When the billionaire tech jet-set decides to let down their hair, what do they talk about around the campfire? According to the New York Times, "Google is sponsoring an elite conference this week at a golf resort in Sicily, with a guest list of chief executives, investors and celebrities, all of whom were invited to bring their families. On the agenda are high-minded discussions of global issues — along with relaxation by the Mediterranean Sea." How quaint! . . . For the real scoop, Here's What Went On At Google's Exclusive Conference For The Rich And Famous In Sicily.
Sicilian blogger Tony Siino talked to an attendee about what went on, and told Business Insider via email that the conference, dubbed "The Camp," was three-days of intellectual discussions, relaxation, and sight-seeing. According to Siino's source, morning discussions included a wide range of topics, including how to extend human life and the design of cities of the future.Reported by NBC local TV channel in the Bay Area has "guests include Goldman Sachs chief executive Lloyd C. Blankfein, executives from German and Spanish banks, Uber chief Travis Kalanick, Tesla boss Elon Musk, Comcast CEO Brian L. Roberts and Snapchat boss Evan Spiegel. Also on hand is Ben Horowitz, venture capitalist with Marc Andreessen at make-or-break Silicon Valley fund Andreessen Horowitz."
Spending quality time with the family between sessions in the next round of tech discoveries hardly seems to be the best use of time. Yet, time may well be the ultimate objective if you can uncover the mysteries of anti-aging research. Life Extension Magazine reports that Google Life Extension is investing in a venture called California Life Company, or Calico for short, and its goal is to extend human life by 20 to 100 years.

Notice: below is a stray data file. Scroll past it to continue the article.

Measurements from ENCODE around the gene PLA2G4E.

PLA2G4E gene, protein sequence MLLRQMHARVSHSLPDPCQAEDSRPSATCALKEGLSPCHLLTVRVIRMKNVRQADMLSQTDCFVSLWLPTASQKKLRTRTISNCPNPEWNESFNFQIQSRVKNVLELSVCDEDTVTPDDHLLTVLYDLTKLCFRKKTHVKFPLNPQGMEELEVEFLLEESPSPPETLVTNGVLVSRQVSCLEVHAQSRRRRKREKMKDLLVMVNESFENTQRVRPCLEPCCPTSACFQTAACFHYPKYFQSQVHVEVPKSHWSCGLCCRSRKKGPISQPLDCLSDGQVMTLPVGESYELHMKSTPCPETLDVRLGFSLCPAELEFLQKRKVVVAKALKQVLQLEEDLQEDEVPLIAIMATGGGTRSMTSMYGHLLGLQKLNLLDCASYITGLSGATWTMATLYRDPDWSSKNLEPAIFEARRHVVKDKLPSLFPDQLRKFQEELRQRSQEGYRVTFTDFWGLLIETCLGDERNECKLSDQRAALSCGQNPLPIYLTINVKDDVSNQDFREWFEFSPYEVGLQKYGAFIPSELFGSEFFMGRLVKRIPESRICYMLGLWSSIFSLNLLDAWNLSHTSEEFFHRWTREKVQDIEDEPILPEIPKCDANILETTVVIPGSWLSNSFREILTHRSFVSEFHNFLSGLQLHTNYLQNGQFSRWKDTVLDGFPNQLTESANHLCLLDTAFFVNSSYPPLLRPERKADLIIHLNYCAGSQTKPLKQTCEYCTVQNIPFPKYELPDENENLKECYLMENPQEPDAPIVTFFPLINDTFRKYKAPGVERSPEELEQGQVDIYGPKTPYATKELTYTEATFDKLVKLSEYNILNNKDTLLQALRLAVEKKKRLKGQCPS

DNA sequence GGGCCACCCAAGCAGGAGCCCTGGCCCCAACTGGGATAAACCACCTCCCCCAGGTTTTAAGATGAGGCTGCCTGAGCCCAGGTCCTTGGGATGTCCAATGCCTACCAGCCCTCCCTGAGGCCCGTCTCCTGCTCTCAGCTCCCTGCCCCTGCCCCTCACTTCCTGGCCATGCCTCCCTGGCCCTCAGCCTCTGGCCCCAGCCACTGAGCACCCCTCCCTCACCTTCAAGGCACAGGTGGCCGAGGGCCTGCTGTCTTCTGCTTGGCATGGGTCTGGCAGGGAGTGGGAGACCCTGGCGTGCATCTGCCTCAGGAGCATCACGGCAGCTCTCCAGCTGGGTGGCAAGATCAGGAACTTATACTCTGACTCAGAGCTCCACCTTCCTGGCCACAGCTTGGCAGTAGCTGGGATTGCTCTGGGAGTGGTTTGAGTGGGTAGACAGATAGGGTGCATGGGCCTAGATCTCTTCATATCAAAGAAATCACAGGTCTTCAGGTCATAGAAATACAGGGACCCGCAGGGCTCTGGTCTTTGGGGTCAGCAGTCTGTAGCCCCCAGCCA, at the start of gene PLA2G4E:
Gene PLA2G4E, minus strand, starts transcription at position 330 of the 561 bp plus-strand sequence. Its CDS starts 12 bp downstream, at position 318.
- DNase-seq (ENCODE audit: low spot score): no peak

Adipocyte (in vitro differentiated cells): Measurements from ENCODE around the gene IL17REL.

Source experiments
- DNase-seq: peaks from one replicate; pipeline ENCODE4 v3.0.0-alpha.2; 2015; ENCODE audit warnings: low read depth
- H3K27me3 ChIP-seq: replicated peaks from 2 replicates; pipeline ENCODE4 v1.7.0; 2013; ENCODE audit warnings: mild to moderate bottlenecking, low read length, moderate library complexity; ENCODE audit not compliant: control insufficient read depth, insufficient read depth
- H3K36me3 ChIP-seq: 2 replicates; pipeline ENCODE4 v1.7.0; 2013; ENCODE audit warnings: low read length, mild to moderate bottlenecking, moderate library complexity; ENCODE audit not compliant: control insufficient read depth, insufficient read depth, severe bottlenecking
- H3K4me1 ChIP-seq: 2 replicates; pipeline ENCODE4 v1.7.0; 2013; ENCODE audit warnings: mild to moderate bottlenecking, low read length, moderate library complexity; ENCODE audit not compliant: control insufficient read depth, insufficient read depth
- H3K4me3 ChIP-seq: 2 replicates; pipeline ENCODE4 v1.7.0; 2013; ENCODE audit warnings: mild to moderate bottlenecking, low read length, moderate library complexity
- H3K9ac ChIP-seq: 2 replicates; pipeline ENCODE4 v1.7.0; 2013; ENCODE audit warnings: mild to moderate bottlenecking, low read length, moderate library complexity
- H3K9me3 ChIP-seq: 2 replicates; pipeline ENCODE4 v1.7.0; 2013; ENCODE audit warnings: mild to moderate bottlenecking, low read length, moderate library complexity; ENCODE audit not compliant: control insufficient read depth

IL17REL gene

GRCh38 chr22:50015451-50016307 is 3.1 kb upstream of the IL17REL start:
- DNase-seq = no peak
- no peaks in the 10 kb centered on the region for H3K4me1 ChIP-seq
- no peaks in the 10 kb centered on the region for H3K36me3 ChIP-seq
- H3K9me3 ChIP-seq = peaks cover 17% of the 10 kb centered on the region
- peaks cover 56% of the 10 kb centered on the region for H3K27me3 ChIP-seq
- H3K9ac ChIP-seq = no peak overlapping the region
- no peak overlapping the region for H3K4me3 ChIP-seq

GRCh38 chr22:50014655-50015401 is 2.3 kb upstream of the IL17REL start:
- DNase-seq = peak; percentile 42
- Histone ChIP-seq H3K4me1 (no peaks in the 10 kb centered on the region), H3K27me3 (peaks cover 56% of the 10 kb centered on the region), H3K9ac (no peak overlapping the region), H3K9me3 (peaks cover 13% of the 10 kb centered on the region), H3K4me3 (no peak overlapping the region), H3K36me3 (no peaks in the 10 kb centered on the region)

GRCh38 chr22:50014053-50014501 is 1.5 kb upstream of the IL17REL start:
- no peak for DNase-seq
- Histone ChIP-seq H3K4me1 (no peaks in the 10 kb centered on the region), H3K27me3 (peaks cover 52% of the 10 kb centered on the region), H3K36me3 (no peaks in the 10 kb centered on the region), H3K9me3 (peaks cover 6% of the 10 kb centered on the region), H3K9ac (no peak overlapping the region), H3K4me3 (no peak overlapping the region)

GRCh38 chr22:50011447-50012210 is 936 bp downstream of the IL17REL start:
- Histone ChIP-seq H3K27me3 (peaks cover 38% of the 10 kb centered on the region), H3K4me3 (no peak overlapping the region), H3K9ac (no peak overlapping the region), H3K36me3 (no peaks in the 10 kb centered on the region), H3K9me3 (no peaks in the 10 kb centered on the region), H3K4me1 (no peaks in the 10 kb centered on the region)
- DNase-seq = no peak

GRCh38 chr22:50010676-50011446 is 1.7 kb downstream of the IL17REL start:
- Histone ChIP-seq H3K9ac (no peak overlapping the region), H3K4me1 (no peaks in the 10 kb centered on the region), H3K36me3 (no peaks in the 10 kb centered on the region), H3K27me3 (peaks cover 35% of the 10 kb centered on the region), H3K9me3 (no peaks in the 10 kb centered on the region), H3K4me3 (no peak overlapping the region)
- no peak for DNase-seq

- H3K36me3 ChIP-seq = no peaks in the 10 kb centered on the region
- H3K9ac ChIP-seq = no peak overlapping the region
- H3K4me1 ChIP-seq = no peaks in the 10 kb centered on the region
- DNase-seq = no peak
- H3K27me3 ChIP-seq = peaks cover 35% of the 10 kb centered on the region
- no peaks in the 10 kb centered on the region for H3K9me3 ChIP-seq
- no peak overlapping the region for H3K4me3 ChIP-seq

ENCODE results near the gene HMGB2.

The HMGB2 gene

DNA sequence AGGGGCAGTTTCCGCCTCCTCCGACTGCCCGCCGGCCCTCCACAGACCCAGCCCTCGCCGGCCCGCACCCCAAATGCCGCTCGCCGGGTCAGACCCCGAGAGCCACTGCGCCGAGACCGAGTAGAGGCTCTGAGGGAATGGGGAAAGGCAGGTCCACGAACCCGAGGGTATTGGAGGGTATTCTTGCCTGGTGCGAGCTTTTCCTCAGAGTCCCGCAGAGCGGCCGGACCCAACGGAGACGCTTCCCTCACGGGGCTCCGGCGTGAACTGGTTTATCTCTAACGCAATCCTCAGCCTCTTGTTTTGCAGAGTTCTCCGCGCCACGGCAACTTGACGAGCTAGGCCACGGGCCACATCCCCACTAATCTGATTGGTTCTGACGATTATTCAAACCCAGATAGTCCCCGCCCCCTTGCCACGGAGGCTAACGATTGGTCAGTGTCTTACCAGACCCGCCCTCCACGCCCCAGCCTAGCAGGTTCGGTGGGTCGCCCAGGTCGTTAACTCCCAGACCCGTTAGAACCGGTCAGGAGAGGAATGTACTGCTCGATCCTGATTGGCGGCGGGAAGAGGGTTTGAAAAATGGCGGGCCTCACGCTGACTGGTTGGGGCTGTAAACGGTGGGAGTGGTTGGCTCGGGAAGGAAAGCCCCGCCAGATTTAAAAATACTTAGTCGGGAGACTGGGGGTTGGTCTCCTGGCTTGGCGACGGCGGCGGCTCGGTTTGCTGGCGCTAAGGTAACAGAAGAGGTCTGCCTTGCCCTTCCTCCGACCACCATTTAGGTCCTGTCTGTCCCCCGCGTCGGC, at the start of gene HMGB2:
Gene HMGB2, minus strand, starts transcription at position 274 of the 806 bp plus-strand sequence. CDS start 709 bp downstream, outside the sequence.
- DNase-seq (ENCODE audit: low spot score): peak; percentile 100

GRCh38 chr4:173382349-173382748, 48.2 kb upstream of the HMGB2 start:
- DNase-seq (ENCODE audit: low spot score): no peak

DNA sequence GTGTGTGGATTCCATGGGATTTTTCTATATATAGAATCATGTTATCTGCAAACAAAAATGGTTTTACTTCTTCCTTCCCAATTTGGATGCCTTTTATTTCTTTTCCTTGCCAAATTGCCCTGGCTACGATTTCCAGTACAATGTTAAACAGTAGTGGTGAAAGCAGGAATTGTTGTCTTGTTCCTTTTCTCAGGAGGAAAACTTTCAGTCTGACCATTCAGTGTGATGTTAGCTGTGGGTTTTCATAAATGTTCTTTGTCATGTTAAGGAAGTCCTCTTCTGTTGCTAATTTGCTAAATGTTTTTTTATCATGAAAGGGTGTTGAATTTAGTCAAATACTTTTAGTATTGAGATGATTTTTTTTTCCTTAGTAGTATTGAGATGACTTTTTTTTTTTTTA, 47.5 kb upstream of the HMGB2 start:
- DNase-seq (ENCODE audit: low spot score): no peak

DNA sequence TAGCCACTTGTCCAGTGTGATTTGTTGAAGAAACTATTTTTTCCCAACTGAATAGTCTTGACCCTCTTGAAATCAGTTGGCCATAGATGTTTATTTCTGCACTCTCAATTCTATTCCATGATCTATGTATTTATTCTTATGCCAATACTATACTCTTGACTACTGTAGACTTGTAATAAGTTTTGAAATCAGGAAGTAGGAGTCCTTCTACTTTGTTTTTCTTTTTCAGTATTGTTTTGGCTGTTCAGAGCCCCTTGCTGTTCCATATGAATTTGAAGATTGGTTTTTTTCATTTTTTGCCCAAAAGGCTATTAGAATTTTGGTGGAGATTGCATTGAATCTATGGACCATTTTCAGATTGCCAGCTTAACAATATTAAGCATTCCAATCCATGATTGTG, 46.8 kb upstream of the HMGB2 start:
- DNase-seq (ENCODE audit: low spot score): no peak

At this point, Google is being highly secretive about their plans for Calico. All Google would reveal is that Calico will focus "in particular on the challenge of aging and associated diseases."
A CNN article listed a few common subjects, like cryonics (a process where the body is preserved in liquid nitrogen), cryotherapy (which exposes injured patients to very low temperatures for short periods of time), cloning and body part replacement, nanotechnology (deploying small robots to overcome the problem of incorrect DNA replication, one cause of aging), and even research into telomeres, the ends of a chromosome that protect cells against degradation.Hidden within a "feel good" sentiment behind the altruism to elevate the life span of the human race is an unconvincing skepticism. In an article like Google Wants You to Live 170 Years, just does not seem believable to a rational observer.
What Google brings to the table is data. "Not just one set of data, multiple forms," says Harry Glorikian, founder of life sciences consulting firm Scientia Advisors. "Search data, GPS data, all sorts of other pieces, electronic breadcrumbs that you produce all out there to get a picture of you."